Bill Moose was born in New Castle, Pennsylvania, in 1937. His father was a barber and his mother a teacher who recognized their only child’s talents. Later in life Bill would recall that in a junior high school contest he pantomimed a recording and won first prize: a 25 cent candy bar. The next year the prize was $5. Recounting the incident, he would glance at the ceiling, shake his head and comment “I won too early.” Then with a twinkle in his eye and a grin on his face he would glance at you and chuckle.
Despite being involved in high school plays, appearances on radio and TV, singing in choirs, playing the clarinet in band, and studying the piano, after high school he attended a nearby college and majored in accounting for a year. Bob Jones, Jr., spoke at a camp and showed the University’s first feature length film, Wine of Morning. Bill was impressed. A friend who was attending BJU encouraged Bill to enroll. As he applied, he selected “Speech Education” as a major. He recounted that this was not because he felt a calling to the classroom, but because he had “no repulsion to being a teacher.” Without his knowing it, the Lord had led Him to his life’s ministry.
As a speech major and a Graduate Assistant in the Speech Department, Bill performed frequently in plays, Classic Player productions, and Vespers. Regarding his first roll with Unusual Films as Stonewall Jackson’s aide-de-camp in Red Runs the River he said “You see my hands and hear my voice. That’s all.”
Most of his multitudinous appearances on the stage and in films were far more demanding, and he performed them with consummate artistry. During his career with the Classic Players, he performed virtually all of Shakespeare’s “wise fool” roles. They require deft handling of lines which frequently have biting satire in one phrase and witty compassion in the next. In the hands of lesser actors their meaning is lost and frequently confusing. Bill delivered these lines with flawless artistry. The audience not only understood but were emotionally drawn into the line. “Bill Moose is a joy to direct,” said one Classic Player director. “He not only understands what the role needs, but he is able to deliver the goods on stage.”
While in high school Bill was asked what he wanted to be. He responded, “a missionary.” While foreign fields were in his mind, the mission field God choose for him was nearer home. He and his wife conducted children’s church at Hampton Park Baptist Church for 35 years. They also produced VBS materials and programs.
Bill’s introduction to the Academy was as a student teacher. After earning his Masters Degree, he taught speech in the University and the Institute of Christian Service. In 1968 he became the Academy’s speech teacher and taught two survey classes which introduced students to public speaking, storytelling, interpretation, and acting. In 1971 he became a full time Academy teacher and BJA’s first Director of Fine Arts. In the Academy he also taught Bible and was a regular chapel speaker.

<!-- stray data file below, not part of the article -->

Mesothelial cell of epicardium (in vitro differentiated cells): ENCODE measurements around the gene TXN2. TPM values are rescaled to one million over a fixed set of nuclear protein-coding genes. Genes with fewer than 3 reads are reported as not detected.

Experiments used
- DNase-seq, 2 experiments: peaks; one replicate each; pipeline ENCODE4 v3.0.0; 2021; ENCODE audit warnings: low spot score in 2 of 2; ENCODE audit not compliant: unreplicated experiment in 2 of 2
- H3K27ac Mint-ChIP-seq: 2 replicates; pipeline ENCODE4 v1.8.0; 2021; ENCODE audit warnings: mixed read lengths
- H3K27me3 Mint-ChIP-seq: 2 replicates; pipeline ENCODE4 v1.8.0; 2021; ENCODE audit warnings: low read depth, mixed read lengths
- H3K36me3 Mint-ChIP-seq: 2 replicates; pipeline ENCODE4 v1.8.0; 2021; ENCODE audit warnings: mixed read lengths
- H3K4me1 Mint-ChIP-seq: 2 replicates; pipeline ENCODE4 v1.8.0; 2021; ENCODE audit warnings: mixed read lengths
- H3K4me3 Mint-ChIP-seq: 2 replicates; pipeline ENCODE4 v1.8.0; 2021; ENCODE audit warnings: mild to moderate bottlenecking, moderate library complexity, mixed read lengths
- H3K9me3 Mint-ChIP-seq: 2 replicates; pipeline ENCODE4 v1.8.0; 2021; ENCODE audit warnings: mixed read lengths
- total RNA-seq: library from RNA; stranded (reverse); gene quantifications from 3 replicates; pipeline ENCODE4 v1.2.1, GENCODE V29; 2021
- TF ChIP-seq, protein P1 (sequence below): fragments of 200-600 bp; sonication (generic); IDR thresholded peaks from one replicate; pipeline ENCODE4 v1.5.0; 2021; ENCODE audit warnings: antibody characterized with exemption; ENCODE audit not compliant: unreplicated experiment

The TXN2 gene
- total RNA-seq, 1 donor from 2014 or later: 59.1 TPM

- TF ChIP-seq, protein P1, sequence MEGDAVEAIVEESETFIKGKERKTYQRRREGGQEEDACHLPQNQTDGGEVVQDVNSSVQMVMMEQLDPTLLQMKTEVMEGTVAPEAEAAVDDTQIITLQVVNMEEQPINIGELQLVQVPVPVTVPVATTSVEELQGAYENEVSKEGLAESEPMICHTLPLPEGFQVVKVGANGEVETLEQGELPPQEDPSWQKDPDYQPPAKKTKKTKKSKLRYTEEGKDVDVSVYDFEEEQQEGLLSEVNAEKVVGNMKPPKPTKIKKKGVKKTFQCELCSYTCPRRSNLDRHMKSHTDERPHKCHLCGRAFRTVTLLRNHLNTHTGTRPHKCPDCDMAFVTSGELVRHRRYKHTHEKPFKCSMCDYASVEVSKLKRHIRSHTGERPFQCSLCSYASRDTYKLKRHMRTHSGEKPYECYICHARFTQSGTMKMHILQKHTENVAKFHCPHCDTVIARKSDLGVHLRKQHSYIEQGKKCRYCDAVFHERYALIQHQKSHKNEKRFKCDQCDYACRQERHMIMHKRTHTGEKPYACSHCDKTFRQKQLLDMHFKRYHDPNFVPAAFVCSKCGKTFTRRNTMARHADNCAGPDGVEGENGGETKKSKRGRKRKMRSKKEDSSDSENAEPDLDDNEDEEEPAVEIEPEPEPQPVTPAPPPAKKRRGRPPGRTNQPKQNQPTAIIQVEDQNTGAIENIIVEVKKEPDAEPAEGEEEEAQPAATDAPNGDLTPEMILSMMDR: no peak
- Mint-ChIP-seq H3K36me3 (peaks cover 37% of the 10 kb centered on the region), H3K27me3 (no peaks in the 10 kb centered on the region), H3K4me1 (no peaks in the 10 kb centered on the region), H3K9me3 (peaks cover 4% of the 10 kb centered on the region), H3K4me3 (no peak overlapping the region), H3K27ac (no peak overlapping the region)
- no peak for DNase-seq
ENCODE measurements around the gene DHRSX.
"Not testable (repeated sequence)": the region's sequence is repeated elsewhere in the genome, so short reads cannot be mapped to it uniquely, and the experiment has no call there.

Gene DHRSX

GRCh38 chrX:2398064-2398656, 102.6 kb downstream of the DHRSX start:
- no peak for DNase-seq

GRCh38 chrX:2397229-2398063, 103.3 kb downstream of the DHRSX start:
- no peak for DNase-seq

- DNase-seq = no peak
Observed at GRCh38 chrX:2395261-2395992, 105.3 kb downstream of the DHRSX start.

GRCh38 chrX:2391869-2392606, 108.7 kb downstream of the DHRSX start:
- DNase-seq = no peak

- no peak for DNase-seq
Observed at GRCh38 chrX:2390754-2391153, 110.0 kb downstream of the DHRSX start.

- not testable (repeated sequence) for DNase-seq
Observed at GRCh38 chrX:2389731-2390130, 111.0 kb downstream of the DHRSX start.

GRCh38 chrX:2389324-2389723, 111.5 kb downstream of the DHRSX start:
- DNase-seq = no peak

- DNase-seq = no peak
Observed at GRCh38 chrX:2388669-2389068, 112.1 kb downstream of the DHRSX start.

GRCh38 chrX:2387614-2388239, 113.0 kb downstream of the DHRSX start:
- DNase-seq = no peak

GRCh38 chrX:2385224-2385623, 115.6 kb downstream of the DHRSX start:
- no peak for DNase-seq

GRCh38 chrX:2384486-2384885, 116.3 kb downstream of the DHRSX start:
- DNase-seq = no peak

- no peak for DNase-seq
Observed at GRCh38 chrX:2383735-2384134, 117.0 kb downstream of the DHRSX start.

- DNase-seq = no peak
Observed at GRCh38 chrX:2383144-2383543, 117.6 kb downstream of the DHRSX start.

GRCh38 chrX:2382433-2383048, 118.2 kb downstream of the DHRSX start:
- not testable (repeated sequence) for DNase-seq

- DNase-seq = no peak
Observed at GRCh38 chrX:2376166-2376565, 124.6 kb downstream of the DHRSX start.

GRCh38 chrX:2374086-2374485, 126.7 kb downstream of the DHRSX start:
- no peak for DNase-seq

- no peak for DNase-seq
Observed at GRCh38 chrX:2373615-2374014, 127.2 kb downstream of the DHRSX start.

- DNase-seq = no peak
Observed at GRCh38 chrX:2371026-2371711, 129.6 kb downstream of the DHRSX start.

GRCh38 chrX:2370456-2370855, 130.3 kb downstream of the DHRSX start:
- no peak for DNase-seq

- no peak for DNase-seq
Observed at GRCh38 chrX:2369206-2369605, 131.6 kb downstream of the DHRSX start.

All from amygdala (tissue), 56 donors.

The Academy Winter and Spring Concerts were under his purview. Coordinating the various performing groups and working them into highly sophisticated and extremely popular programs was no easy task, but Bill managed it with aplomb. By coaching narrators and preparing reader’s theater pieces he also contributed to the productions. He supervised the writing and production of Junior Senior Banquet programs and led in their becoming costumed sketches and then performances in the Concert Center.
He taught in the Academy for 18 years, and BJA was blessed to have such a talented and dedicated faculty member. Later he said “The longer I taught in the Academy, the younger the students got. I was ready for a change.” He left the Quadrangle in 1986 but returned for “special appearances” including narrating the Academy’s 75th Anniversary Fine Arts Gala in 2001. He finished his teaching career in the University’s Speech Department in 2008.
In 1973 Dr. George Youstra, the Academy’s principal, nominated Bill to the South Carolina Speech Association for the “Speech Teacher of the Year Award.” As Bill accepted it the presenter noticed that it read “Speech of the Year.” Inadvertently the word “Teacher” had been omitted. They wanted to fix it, but Bill insisted that he keep the award as it was. Asked why, with a twinkle in his eye and a grin on his face, he replied “It’s unique.”
No more unique than he was.